It is sometimes necessary to conduct tests of the integrated leads and/or the heads. Any shunts on the leads must typically be removed before the tests can be performed. The leads and heads must be reshunted following the tests if it is again desired to protect the heads from damage. A number of approaches for shunting and reshunting MR and GMR heads, or otherwise electrically coupling the leads to the stainless steel layer during the various stages of the head suspension assembly manufacturing operations are known and disclosed, for example, in the following references.

Inventor Document No.
Bajorek et al. U.S. Pat. No. 5,465,186 360/113
Arya et al. U.S. Pat. No. 5,710,682 360/106
Johansen et al. U.S. Pat. No. 5,877,933 361/220
Kanda U.S. Pat. No. 5,991,121 360/104
Zarouri et al. U.S. Pat. No. 6,034,851 360/137
Albrecht et al. U.S. Pat. No. 6,052,258 360/104
Hiraoka et al. U.S. Pat. No. 6,075,676 360/104
Yim et al. U.K. 2,343,304

There remains a continuing need for improved shunts. To be commercially viable, the shunts should be efficient to manufacture and use. Shunts which can be conveniently reused would be especially desirable.

BRIEF DESCRIPTION OF THE DRAWINGS

FIG. 1 is a top view of a disk drive head suspension with an integrated lead flexure having a switchable shunt in accordance with a first embodiment of the present invention.

FIG. 2 is a side view of a portion of a laminated sheet of material from which the shunt shown in FIG. 1 can be manufactured.

FIG. 3 is a detailed view of the proximal section of the flexure tail shown in FIG. 1, illustrating the terminal pads and shunts.

FIG. 4 is a sectional side view of a shunt in its pre-activated state, taken along lines 44 in FIG. 3.

FIGS. 5A-5C are sectional side views of the shunt shown in FIG. 4 as it is driven from its pre-activated to its activated state.

FIG. 6A is an isometric view of a shunt in accordance with a second embodiment of the present invention in its electrically open state.

FIG. 6B is an isometric view of the shunt shown in FIG. 6A in its shunted state.

FIGS. 7A and 7B illustrate a method by which the shunt shown in FIGS. 6A and 6B can be fabricated.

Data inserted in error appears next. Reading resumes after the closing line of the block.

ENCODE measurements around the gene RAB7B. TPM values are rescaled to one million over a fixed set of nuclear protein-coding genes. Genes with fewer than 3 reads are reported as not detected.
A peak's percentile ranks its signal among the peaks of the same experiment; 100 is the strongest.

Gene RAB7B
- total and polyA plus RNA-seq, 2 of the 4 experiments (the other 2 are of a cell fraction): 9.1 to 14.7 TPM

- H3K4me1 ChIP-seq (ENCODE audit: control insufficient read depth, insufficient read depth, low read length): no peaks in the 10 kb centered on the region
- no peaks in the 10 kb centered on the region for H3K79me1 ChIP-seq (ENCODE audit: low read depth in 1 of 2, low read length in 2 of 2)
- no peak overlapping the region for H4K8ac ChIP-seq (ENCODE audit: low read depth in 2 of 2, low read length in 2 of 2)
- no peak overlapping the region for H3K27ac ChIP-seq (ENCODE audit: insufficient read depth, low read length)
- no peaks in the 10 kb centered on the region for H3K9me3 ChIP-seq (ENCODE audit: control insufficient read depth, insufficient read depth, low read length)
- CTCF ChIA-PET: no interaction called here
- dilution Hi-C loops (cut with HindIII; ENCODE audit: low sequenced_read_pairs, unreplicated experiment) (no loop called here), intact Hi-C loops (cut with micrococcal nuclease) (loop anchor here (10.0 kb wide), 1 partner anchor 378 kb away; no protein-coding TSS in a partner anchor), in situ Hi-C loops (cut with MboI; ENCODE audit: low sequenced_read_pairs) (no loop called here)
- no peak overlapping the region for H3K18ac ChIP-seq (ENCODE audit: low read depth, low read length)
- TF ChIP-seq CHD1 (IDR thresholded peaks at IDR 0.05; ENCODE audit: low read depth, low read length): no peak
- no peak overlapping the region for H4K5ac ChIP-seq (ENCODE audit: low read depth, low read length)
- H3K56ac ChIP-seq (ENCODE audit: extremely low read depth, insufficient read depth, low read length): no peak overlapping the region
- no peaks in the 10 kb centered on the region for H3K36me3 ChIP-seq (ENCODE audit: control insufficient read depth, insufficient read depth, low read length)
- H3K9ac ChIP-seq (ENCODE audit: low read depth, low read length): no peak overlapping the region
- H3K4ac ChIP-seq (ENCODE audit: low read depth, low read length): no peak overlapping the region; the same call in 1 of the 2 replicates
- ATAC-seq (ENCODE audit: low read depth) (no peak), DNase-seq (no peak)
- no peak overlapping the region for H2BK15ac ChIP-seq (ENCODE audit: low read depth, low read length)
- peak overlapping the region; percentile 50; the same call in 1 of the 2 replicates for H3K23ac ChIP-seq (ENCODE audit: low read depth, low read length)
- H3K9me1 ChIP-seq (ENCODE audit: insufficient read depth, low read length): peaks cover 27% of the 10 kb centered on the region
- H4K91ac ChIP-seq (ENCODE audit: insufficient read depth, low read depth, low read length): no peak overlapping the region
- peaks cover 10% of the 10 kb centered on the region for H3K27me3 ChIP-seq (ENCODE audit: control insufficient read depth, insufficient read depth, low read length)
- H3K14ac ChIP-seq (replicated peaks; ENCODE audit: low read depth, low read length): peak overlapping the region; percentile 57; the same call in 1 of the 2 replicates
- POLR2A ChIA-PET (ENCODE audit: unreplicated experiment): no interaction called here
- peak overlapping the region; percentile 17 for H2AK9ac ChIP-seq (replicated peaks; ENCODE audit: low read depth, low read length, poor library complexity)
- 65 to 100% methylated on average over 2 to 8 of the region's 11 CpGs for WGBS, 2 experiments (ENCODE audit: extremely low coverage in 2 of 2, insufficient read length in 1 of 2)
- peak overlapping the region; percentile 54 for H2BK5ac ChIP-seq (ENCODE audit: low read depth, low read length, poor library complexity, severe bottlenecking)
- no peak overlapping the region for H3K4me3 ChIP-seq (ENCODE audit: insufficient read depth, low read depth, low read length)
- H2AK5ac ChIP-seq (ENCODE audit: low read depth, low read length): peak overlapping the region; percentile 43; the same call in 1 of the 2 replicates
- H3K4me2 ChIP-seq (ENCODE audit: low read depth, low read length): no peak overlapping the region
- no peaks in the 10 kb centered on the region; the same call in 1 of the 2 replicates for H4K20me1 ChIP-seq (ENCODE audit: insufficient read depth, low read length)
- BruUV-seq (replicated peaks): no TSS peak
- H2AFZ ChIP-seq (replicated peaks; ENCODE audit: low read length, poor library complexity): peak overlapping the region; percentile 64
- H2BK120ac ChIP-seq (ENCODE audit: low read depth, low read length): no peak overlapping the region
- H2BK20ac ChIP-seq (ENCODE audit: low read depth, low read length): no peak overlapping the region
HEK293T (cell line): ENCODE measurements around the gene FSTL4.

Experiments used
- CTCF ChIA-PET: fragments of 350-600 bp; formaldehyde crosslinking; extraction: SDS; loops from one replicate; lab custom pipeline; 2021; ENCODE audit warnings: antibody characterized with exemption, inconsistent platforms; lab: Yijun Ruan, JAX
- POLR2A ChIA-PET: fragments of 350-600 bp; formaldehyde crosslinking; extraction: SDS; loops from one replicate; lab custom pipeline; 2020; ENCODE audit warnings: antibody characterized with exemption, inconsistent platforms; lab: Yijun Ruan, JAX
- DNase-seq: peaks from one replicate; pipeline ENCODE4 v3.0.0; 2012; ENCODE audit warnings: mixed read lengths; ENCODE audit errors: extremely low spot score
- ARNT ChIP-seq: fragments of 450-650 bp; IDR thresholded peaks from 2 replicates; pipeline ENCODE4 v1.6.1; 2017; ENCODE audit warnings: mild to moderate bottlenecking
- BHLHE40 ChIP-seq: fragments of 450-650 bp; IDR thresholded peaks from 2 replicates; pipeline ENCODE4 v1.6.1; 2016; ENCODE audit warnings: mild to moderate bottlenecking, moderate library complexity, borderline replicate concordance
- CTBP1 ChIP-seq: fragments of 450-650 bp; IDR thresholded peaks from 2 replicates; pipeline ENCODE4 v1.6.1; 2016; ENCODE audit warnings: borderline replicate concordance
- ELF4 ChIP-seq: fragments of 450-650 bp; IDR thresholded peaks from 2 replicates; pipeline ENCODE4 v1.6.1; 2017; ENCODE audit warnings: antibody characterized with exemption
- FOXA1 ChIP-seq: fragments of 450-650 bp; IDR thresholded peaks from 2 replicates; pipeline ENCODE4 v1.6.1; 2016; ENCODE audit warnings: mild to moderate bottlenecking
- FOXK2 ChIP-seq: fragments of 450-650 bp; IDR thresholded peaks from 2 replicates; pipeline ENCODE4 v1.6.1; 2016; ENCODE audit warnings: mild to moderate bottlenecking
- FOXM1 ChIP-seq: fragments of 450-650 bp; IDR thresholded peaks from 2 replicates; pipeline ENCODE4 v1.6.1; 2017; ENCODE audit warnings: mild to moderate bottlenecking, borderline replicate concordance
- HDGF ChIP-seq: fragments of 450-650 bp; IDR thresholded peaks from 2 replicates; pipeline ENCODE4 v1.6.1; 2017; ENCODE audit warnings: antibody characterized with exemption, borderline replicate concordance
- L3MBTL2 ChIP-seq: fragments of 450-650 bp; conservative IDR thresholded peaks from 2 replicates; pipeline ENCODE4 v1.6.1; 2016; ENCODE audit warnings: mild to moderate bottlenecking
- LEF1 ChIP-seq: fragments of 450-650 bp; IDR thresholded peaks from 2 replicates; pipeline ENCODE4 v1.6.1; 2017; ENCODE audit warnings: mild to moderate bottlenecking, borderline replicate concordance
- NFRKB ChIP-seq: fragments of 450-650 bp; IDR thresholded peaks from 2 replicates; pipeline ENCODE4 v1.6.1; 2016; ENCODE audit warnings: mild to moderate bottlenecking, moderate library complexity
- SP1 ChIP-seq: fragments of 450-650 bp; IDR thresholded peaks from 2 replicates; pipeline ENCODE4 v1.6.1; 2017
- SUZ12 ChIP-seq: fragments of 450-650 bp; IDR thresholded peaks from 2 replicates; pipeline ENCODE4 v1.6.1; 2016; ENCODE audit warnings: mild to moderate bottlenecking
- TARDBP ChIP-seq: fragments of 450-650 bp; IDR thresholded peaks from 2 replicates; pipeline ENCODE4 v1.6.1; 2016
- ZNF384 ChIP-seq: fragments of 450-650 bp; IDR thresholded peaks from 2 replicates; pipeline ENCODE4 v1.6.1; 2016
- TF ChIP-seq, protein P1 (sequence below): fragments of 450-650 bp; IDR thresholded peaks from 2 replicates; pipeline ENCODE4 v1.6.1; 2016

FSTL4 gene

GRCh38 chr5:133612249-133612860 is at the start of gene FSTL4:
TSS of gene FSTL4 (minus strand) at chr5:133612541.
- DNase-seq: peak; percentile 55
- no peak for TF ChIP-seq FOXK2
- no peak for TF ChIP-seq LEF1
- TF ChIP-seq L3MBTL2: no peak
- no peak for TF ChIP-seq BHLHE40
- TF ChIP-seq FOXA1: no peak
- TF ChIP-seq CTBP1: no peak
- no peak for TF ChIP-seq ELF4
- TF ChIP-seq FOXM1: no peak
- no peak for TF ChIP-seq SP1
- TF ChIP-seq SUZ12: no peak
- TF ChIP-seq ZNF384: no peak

FIG. 8 is an isometric view of a shunt in accordance with a third embodiment of the present invention.

FIG. 9A is an isometric view of a shunt in accordance with a fourth embodiment of the present invention in its electrically open state.

FIG. 9B is an illustration of the shunt shown in FIG. 9A in its shunted state.

FIG. 9C is an illustration of the shunt shown in FIG. 9A in its pre-activated state.

FIG. 10 is a top view of a shunt in accordance with a fifth embodiment of the present invention in its pre-activated state.

FIGS. 11A-11D are detailed cross sectional illustrations of the shunt shown in FIG. 10 as it is driven from its pre-activated to its activated state.

FIG. 12 is a detailed side view of the shunt shown in FIG. 10 in its shunted state.

DETAILED DESCRIPTION OF THE PREFERRED EMBODIMENTS

A suspension flexure 8 (i.e., a suspension component) which includes a plurality of switchable shunts 10 in accordance with a first embodiment of the present invention is illustrated in FIG. 1. In the embodiment shown, the flexure 8 is an integrated lead-type component which is manufactured as a separate unit and mounted to a load beam 12. The load beam 12 is shown mounted to an actuator arm 14.

Shunts 10 are located on a tail 16 at the proximal end of the flexure 8. Also located on the tail 16 are terminal pads 18. Each terminal pad 18 is connected to an integrated lead section 20 which extends from the terminal pad to head terminals 21 at a head slider mounting region 22 on a distal end of the flexure 8. Although not shown, head sliders having magneto restrictive (MR) or other heads will be mounted to the slider mounting region 22 and electrically connected to the head terminals 21. Each of the shunts 10 is electrically connected to one of the terminal pads 18 by an integrated lead section 24.